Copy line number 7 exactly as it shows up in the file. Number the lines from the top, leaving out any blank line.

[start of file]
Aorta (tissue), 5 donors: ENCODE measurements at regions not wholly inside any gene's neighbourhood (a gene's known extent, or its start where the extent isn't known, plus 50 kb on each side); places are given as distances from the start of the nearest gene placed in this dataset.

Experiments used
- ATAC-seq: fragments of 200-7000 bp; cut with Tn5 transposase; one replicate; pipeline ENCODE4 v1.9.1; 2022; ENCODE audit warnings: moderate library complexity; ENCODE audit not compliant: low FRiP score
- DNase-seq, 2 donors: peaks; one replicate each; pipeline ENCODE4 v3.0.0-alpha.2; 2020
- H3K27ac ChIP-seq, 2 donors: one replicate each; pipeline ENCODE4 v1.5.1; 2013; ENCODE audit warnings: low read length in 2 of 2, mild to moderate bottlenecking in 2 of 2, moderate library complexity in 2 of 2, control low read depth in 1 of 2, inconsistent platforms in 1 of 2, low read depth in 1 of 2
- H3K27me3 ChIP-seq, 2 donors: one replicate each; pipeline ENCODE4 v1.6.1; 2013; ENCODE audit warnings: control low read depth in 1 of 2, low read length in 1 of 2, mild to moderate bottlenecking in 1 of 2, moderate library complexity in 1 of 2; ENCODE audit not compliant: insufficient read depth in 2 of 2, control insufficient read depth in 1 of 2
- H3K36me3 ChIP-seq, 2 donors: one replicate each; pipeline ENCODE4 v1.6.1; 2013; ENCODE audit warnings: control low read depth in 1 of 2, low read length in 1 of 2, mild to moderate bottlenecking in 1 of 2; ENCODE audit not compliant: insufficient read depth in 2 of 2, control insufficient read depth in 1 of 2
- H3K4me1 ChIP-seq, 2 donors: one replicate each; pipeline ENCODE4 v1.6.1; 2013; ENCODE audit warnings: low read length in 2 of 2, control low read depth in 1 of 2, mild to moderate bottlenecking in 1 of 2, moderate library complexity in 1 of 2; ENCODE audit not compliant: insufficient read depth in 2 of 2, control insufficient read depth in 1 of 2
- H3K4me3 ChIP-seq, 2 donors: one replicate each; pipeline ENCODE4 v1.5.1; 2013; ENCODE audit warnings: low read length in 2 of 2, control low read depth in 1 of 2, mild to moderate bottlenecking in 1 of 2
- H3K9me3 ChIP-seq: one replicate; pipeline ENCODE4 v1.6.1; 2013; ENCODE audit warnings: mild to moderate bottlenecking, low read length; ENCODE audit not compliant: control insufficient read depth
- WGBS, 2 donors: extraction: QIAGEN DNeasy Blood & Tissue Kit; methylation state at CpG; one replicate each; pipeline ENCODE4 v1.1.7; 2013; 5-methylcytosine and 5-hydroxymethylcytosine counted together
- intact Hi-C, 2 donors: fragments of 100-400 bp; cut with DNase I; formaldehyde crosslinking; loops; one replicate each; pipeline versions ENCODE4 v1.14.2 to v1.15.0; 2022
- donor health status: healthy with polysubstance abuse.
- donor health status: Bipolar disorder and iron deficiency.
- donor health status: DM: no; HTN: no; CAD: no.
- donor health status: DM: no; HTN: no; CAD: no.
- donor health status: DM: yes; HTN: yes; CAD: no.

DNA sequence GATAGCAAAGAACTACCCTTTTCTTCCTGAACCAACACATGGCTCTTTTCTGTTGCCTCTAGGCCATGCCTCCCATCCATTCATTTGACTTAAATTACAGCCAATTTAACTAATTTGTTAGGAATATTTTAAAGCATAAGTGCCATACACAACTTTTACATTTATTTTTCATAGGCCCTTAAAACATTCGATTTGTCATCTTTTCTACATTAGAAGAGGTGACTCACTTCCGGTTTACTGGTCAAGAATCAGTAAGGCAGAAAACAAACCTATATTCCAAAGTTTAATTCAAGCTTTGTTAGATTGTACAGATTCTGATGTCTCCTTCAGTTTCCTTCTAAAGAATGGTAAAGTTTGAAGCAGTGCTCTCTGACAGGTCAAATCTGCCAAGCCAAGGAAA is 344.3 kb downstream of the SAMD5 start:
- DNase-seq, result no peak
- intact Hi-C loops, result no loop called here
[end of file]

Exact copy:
- H3K36me3 ChIP-seq, 2 donors: one replicate each; pipeline ENCODE4 v1.6.1; 2013; ENCODE audit warnings: control low read depth in 1 of 2, low read length in 1 of 2, mild to moderate bottlenecking in 1 of 2; ENCODE audit not compliant: insufficient read depth in 2 of 2, control insufficient read depth in 1 of 2